In June this year, the Australian Prime Minister, John Howard, announced that there would be a ‘National Emergency Response’ to combat child abuse in Aboriginal communities in the Northern Territory. The measures announced included the quarantining of half of all welfare payments, the abolition of the Community Development Employment Program, the appointment of managers for 73 prescribed communities, compulsory sexual health examinations of children, and the abolition of the permit system, amongst other things.

These measures are a violation of human rights, and is obviously racist and authoritarian. The passage of the Emergency Response legislation is dependent on the suspension of the Racial Discrimination Act, and the Northern Territory Native Title Act. Federal police and the military have been sent into the NT to enforce these measures.

Aboriginal people that work through the Community Development Employment Program (CDEP) manage their own wages and money. Abolishing CDEP will push people onto welfare and the welfare income management system that allows for quarantining and tight control of how people’s money is spent. Many people running businesses on CDEP in remote outstations are already being forced to move into larger regional towns. The extraordinary measures give the Federal Government power to seize lands and property without compensation. The owners of those lands and properties have no right of appeal. Lands will be leased for five years, but the government has plans to extend these measures for 99 years. It is entirely up to ministerial discretion whether rent is paid on those lands or not.

As you can hopefully see, there is nothing even remotely right, sensible or well-intentioned about these actions. They breach the Racial Discrimination Act, violate property laws, strip citizens of personal autonomy, push people onto welfare and then restrict their access to it. And the intervention does these things to only one racial group within the population.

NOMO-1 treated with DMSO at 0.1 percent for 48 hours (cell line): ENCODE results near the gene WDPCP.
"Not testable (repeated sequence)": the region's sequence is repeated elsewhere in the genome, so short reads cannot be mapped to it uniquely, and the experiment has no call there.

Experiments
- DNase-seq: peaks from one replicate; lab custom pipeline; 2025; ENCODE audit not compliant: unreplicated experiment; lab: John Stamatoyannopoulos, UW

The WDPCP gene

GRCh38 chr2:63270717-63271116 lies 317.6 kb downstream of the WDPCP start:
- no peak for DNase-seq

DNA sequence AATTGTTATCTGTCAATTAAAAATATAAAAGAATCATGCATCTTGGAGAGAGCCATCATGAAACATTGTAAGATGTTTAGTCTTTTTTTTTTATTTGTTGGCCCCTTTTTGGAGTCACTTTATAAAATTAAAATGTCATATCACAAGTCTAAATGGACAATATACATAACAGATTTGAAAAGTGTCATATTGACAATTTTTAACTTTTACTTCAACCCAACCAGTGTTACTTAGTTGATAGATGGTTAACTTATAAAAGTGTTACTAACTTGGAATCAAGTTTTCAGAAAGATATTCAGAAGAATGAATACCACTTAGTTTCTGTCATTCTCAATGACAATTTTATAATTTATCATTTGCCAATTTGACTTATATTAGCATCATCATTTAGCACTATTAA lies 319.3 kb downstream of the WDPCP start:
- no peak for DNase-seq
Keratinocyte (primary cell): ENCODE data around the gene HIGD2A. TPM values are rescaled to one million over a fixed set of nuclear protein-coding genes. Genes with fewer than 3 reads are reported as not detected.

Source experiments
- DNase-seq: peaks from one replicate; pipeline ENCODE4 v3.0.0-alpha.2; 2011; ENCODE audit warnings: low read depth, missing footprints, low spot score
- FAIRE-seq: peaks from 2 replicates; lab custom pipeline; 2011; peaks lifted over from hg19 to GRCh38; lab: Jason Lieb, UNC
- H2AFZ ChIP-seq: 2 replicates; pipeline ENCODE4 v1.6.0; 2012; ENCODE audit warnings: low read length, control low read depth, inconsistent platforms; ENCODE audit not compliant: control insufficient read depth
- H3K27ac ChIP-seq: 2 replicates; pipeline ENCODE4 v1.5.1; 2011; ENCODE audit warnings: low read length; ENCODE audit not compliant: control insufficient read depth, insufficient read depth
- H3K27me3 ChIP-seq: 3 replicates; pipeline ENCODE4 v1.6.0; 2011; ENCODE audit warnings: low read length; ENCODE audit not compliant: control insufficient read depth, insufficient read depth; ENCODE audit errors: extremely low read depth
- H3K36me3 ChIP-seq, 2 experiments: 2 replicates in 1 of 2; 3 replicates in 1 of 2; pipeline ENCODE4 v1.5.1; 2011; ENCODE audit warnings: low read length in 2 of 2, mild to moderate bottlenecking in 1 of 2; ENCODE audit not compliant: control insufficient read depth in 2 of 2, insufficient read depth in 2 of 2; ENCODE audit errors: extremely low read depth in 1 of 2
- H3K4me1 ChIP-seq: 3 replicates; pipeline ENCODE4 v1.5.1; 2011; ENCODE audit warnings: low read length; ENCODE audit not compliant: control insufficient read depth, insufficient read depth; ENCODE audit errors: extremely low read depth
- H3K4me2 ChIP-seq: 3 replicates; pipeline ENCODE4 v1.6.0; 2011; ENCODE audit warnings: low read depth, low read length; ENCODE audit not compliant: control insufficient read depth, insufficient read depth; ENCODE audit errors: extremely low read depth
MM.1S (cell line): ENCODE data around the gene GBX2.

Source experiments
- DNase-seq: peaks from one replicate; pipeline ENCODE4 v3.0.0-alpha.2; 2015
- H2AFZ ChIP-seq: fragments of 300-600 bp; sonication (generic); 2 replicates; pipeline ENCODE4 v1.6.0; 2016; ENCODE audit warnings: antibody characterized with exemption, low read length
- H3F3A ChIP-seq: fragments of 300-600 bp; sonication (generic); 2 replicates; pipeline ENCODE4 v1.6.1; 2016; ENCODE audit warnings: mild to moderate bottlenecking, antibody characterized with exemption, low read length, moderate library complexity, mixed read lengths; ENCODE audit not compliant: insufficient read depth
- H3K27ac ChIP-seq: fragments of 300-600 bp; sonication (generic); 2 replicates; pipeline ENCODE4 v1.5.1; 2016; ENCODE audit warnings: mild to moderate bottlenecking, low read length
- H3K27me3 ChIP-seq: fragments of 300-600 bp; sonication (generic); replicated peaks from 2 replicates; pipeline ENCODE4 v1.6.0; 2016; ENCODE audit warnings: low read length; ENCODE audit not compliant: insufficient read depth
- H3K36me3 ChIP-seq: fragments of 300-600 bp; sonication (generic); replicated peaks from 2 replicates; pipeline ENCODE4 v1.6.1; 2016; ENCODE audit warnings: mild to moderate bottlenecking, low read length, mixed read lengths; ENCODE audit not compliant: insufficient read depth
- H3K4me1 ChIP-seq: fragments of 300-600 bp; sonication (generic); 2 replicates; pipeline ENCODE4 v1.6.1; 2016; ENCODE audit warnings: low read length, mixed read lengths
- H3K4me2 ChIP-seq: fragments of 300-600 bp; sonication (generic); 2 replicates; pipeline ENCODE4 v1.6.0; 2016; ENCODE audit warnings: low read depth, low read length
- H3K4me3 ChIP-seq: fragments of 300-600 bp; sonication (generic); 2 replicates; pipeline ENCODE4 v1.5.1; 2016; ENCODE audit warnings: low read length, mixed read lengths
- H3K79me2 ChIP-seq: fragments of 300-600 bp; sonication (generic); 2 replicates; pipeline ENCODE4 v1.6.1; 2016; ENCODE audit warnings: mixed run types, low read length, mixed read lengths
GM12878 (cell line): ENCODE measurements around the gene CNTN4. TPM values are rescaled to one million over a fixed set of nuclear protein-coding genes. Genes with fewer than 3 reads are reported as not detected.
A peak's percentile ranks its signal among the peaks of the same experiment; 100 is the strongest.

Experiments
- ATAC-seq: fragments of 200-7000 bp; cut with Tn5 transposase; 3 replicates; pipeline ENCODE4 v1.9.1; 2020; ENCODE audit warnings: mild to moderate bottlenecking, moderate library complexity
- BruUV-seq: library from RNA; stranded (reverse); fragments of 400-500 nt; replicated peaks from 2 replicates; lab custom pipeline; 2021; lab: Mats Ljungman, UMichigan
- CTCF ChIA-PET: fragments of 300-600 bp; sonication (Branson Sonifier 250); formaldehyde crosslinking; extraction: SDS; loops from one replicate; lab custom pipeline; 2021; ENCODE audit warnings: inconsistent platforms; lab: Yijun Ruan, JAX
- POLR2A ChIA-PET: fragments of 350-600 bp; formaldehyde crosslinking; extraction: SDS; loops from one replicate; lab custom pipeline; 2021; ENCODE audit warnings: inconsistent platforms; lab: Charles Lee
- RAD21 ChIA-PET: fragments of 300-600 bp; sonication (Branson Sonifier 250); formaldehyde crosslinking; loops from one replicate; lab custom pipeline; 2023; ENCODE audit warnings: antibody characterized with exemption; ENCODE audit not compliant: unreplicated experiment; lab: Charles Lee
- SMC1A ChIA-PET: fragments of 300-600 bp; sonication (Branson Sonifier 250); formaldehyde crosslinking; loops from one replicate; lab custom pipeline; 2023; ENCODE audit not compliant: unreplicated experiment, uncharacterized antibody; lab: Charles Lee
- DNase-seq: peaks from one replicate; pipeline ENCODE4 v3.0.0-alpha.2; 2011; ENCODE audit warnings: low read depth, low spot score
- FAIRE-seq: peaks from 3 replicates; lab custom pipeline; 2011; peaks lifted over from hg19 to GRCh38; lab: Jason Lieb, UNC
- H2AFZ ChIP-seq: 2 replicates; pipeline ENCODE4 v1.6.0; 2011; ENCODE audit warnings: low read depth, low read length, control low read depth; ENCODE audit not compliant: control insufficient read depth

Instead of working with Aboriginal people, the government is working specifically against them, including appointing non-Aboriginal managers of communities. This is not a dialogue, it is not help, it is not intervention, it is quite frankly invasion.

Aboriginal organizations in the Northern Territory have devised their own plan [pdf] to handle the child abuse problem, which has gone ignored by the government. And it is utterly unclear how the current intervention is going to fight child abuse, anyway. Aboriginal people are not ignoring the problem, they are asking for government accountability and to be treated like human beings.

You can read stories about the effects of the intervention here. Please spread the word, particularly if you are Australian or know people who are. There is a federal election taking place in Australia on November 24th. However, the opposition party is maintaining support for the intervention, which leaves Aboriginal people and allies the only option of voting for third parties who are unlikely to win.

0 thoughts on “International Day of Action Against the Northern Territory Intervention

  1. Michelle

    From Wikipedia ( ):

    “It is frequently stated that the 1967 referendum gave Aboriginal people Australian citizenship and that it gave them the right to vote in federal elections. Neither of these statements is correct. Aboriginal people became Australian citizens in 1948, when a separate Australian citizenship was created for the first time (before that time all Australians were “British subjects”). Aboriginal people from Queensland and Western Australia gained the vote in Commonwealth territories in 1962. However, the Commonwealth voting right of Aborigines from other states was confirmed by a Commonwealth Act in 1949 (the constitution already gave them that right but it was often interpreted differently prior to 1949). They got the vote in WA state elections in 1962 and Queensland state elections in 1965.”

  2. Cara

    That’s why I said “full citizenship rights.” if they gained the right to citizenship in 1949, and not voting rights until the 60s, that’s not full citizenship, now is it? The date that I referred to is when the federal government guaranteed that the Aboriginal right to vote could not be revoked. Until then, the states could have taken it away. If someone can pass legislation to take away your right to vote, you are not a full citizen, now are you?